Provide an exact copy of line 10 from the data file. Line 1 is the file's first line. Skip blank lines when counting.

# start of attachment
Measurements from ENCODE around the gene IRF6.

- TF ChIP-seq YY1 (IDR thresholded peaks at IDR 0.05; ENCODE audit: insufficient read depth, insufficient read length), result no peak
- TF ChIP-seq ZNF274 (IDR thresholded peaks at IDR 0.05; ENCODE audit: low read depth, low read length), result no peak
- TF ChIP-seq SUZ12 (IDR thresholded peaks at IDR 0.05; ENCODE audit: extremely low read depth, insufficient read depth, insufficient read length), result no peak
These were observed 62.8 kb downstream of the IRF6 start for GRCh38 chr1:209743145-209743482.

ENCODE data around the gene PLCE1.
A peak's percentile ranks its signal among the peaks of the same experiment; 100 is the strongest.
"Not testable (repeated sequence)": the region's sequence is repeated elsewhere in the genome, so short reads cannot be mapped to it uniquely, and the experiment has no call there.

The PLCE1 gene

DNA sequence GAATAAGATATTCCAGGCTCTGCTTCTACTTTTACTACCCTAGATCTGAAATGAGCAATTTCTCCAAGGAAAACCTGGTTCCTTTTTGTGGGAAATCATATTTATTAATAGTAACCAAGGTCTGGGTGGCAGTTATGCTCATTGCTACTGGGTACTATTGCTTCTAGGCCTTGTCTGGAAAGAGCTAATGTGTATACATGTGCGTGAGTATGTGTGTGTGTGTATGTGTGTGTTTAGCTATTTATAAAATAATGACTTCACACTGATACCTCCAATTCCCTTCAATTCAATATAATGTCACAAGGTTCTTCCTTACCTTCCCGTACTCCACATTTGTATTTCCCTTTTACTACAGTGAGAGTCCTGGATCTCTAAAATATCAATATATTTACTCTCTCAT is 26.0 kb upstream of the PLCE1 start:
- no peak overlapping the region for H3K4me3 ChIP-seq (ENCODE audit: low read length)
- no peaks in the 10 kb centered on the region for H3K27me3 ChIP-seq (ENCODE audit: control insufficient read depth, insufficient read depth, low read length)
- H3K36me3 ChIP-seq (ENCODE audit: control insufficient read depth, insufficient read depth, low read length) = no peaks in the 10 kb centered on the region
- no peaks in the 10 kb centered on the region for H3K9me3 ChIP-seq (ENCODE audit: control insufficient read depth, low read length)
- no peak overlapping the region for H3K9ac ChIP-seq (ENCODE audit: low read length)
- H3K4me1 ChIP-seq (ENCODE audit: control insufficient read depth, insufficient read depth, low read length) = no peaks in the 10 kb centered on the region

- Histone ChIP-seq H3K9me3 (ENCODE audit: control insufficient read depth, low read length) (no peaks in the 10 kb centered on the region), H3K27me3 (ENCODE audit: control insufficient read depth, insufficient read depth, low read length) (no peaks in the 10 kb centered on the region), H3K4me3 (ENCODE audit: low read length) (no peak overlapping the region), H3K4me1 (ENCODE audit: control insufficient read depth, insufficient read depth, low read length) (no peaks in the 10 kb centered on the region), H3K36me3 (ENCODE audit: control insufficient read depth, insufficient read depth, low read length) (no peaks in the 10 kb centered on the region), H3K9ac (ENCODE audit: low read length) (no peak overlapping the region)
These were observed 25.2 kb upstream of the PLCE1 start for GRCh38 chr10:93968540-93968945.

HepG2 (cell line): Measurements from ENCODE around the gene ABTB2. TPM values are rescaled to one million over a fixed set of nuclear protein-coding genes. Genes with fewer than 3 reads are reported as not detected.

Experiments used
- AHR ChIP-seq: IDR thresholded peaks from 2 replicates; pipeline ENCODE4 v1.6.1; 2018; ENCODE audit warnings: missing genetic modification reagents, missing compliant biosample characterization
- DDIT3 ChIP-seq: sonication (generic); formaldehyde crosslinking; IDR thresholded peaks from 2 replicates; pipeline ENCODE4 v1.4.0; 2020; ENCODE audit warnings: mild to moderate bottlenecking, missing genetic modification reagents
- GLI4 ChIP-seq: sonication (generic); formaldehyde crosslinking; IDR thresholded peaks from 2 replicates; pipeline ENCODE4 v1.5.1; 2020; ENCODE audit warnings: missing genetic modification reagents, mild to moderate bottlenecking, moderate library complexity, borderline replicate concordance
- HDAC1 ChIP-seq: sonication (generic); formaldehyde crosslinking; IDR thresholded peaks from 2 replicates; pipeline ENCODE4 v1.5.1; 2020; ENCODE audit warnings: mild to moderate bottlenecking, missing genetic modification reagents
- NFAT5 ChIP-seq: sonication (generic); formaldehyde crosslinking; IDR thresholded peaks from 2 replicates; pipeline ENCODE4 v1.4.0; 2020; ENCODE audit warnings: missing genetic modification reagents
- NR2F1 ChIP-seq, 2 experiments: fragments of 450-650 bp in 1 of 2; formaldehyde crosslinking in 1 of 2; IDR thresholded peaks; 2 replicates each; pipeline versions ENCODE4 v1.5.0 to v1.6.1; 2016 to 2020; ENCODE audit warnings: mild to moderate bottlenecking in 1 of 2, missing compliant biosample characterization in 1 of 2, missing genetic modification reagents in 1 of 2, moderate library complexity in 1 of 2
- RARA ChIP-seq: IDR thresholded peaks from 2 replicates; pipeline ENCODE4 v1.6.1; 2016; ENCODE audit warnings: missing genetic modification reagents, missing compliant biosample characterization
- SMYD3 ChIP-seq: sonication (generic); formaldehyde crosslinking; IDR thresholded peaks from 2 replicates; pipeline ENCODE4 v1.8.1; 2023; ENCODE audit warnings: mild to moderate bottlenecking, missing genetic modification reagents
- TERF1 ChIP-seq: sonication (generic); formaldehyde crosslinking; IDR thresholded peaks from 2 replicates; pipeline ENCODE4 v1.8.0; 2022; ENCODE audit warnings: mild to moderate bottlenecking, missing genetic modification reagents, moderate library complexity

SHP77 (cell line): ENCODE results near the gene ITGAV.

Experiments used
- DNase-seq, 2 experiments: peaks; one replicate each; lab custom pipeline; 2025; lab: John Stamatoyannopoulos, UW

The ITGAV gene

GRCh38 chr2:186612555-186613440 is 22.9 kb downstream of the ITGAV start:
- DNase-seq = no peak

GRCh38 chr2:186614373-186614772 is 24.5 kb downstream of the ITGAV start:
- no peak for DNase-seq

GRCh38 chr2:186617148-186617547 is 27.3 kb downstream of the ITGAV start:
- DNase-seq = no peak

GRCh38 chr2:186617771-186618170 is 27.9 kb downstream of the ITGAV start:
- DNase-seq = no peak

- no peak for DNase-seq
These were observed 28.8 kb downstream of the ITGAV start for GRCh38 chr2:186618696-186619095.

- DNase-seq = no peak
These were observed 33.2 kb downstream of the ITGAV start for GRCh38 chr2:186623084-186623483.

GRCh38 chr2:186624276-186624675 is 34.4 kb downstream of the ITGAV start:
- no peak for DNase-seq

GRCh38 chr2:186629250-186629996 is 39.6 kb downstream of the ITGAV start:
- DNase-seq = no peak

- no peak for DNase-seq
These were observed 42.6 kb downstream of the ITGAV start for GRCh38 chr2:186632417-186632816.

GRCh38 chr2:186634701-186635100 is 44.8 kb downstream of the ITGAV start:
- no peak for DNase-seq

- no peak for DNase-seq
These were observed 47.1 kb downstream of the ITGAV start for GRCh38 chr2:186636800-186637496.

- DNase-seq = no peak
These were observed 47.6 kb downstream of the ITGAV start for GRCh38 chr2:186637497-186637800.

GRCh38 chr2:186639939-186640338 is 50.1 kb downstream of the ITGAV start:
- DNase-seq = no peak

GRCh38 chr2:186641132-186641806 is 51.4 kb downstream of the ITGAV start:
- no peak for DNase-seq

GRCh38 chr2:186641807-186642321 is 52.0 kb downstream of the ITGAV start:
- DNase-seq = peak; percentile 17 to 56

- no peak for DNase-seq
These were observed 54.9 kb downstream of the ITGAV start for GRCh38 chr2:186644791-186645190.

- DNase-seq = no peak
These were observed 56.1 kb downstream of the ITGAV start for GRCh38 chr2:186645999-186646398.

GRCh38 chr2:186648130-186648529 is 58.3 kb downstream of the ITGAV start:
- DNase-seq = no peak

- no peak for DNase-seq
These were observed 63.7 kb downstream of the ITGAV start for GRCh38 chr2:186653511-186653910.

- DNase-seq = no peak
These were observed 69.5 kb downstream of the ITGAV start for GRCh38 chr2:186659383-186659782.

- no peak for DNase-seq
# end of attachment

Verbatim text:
DNA sequence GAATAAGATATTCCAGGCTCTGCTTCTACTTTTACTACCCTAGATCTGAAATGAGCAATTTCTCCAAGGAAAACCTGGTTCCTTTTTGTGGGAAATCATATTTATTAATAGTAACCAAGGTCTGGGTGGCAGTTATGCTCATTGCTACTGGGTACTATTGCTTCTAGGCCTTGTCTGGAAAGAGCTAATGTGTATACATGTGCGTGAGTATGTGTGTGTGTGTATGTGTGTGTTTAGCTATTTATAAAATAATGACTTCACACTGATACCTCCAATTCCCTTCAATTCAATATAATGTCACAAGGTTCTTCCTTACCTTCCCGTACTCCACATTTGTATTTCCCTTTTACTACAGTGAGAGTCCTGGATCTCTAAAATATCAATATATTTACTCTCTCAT is 26.0 kb upstream of the PLCE1 start: